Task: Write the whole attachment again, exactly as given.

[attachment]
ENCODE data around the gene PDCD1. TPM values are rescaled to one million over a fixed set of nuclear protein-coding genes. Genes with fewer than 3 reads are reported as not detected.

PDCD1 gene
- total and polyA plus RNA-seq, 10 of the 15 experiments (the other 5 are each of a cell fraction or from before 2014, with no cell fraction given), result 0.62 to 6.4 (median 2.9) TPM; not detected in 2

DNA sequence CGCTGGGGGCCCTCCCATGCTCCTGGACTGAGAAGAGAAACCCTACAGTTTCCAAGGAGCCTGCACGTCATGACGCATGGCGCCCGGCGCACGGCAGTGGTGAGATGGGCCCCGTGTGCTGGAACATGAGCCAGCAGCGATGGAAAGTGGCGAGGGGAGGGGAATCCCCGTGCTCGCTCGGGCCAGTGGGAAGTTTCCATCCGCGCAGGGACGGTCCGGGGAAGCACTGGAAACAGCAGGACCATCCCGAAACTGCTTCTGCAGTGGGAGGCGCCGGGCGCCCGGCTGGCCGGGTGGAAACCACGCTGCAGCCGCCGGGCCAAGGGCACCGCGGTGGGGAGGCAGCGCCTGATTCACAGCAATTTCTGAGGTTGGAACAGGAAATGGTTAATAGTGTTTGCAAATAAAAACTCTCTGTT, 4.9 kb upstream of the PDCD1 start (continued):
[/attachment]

ENCODE data around the gene PDCD1. TPM values are rescaled to one million over a fixed set of nuclear protein-coding genes. Genes with fewer than 3 reads are reported as not detected.

PDCD1 gene
- total and polyA plus RNA-seq, 10 of the 15 experiments (the other 5 are each of a cell fraction or from before 2014, with no cell fraction given), result 0.62 to 6.4 (median 2.9) TPM; not detected in 2

DNA sequence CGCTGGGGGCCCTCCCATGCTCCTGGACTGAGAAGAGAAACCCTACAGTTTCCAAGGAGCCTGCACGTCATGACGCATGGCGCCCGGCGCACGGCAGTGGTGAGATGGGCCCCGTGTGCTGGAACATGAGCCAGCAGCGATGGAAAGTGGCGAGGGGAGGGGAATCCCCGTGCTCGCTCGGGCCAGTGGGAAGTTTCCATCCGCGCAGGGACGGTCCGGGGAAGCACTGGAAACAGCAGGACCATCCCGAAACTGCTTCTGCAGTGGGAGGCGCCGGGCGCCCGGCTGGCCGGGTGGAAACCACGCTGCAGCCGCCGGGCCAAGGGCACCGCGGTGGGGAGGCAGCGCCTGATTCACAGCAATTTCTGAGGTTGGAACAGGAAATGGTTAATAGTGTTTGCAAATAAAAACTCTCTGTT, 4.9 kb upstream of the PDCD1 start (continued):